I’ve noticed a distinct drop in the quality of flaming on the internet lately. This post is an attempt to educate those who might be new to this gentle art so that the rest of us might be entertained by some high-quality flamage. If you are someone who enjoys watching people call one another poopy-heads, or calling their parentage into question, then this post isn’t for you. But if exchanges of insults turns you off, and you yearn for the old days when exchanges of insults were, if not well considered, at least well phrased, read on.
Incidentally, I’ll use the word “his”exclusively throughout to refer to your opponent(s) and ally/allies. Please do not assume this infers any gender bias, it’s just easier.
How to win a flame-war: the rules.
Rule 1: You can’t win a flame-war. Even if you are right; even if your opponent is a half-witted, arrogant, ignorant, bigoted, somb*tch, just the act of taking part brings you down to his level. The best answer is to just ignore him; few things are more annoying.
For those who see the sense in this first rule, please stop reading now; there’s nothing for you here. If, on the other hand, you wish to ignore this rule, then read on – I’ve got some more rules for you to ignore.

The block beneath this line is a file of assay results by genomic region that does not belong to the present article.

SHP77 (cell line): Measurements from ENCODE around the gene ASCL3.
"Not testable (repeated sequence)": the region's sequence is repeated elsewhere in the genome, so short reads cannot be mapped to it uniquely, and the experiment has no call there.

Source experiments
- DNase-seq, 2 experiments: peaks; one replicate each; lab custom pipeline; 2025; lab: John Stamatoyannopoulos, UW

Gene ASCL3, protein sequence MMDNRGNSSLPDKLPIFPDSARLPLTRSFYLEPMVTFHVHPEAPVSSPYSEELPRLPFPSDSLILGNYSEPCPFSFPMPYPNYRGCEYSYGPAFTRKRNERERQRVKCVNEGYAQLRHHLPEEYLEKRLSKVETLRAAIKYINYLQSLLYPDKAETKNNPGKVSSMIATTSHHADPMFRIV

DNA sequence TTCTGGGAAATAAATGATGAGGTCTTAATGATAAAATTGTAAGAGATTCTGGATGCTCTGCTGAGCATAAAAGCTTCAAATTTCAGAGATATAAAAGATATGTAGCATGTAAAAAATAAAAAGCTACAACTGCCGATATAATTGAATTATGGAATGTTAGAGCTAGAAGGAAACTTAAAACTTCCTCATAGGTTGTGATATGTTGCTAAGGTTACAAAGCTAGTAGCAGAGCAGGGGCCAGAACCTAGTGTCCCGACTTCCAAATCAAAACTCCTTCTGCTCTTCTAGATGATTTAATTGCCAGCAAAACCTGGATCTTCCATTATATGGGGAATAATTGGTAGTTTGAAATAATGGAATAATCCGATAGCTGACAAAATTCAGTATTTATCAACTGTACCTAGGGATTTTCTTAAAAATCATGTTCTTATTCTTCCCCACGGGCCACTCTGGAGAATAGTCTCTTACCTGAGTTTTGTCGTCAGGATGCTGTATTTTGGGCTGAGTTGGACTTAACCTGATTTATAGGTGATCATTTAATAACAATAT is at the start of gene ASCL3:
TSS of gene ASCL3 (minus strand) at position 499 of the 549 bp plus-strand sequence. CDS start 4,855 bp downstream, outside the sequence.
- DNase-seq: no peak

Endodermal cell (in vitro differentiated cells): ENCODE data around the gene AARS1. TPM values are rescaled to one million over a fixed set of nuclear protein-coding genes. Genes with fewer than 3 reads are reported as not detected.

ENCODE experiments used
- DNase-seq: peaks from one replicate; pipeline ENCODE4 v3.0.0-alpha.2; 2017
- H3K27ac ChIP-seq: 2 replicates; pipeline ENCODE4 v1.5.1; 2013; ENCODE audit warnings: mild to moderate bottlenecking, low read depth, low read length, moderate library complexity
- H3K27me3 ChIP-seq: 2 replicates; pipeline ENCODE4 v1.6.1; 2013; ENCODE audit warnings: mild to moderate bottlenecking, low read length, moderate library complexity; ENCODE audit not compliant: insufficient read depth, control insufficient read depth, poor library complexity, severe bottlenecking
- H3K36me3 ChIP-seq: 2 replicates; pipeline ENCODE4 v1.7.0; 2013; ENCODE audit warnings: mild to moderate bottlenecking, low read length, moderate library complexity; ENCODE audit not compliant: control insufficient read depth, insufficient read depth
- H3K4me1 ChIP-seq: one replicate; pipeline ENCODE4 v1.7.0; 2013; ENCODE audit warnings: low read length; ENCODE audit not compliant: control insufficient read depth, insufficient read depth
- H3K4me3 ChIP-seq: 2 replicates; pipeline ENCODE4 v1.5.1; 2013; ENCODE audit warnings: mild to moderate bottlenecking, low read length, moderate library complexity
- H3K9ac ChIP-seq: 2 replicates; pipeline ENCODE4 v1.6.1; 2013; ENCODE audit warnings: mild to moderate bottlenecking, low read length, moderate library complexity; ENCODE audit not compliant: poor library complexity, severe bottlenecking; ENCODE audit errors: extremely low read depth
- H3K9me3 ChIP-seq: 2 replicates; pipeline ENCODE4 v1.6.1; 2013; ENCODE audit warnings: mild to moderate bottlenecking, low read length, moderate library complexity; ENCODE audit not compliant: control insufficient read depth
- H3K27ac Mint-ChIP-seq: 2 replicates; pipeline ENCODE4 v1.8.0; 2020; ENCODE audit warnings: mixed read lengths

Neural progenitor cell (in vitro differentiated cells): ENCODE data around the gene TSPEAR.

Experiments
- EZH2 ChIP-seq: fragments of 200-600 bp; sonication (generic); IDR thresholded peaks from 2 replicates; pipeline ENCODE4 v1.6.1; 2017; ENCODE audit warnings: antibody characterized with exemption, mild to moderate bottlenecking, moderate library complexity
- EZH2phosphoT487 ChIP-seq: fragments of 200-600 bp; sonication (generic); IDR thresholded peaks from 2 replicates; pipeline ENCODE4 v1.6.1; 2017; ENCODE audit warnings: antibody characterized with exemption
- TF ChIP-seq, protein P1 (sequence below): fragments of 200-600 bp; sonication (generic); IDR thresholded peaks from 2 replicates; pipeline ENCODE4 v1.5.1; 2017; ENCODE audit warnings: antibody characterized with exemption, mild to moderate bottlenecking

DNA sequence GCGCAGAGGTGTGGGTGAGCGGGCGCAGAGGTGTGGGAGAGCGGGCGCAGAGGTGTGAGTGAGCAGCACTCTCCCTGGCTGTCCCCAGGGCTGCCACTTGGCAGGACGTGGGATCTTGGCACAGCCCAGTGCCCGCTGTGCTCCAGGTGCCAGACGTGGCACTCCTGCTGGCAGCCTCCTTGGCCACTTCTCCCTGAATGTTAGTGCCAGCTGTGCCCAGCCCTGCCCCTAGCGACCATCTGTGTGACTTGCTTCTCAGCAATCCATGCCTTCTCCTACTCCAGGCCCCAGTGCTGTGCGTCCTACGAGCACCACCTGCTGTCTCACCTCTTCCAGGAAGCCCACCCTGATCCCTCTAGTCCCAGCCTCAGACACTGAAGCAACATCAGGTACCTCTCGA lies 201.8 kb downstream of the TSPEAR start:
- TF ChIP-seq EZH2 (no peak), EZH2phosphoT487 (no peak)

Rule 2: Never post when you are angry. Occasionally your opponent will say something which makes you see red. Don’t take it personally – that’s his objective. If you feel angry, walk away from the computer. Do something else to take your mind off the argument, and only come back when you feel calm and refreshed. If you post when you are angry then your anger will come across, and your opponent will smell blood.
Rule 3: Only one reply per comment. You can tell when someone has failed to follow rule 2 because they repeatedly come back and add another comment before you have had time to reply. Sometimes you’ll return to your computer after an hour or so away and find that your opponent has added half a dozen “and another thing” type comments in response to yours. This is the time to relax; you’ve won the argument at this stage – all that remains is to deliver the coup de grace.
Rule 4: Never forget that you are playing to the gallery. It isn’t your opponent who will judge the outcome of this contest, it’s the spectators. Whilst it might be deeply satisfying to call your opponent all the names you can think of, that isn’t going to impress the spectators, some of whom have paid good money to watch this contest.
Rule 5: Don’t mention the war. In particular, don’t ever call your opponent a Nazi. Godwin’s Law states: “As an online discussion grows longer, the probability of a comparison involving Nazis or Hitler approaches one.” A corollary to the law is that if your opponent mentions the Nazis in an attempt to undermine your position, he has lost the argument. Curious readers might wish to refer to the Godwin FAQ, here: http://www.faqs.org/faqs/usenet/legends/godwin/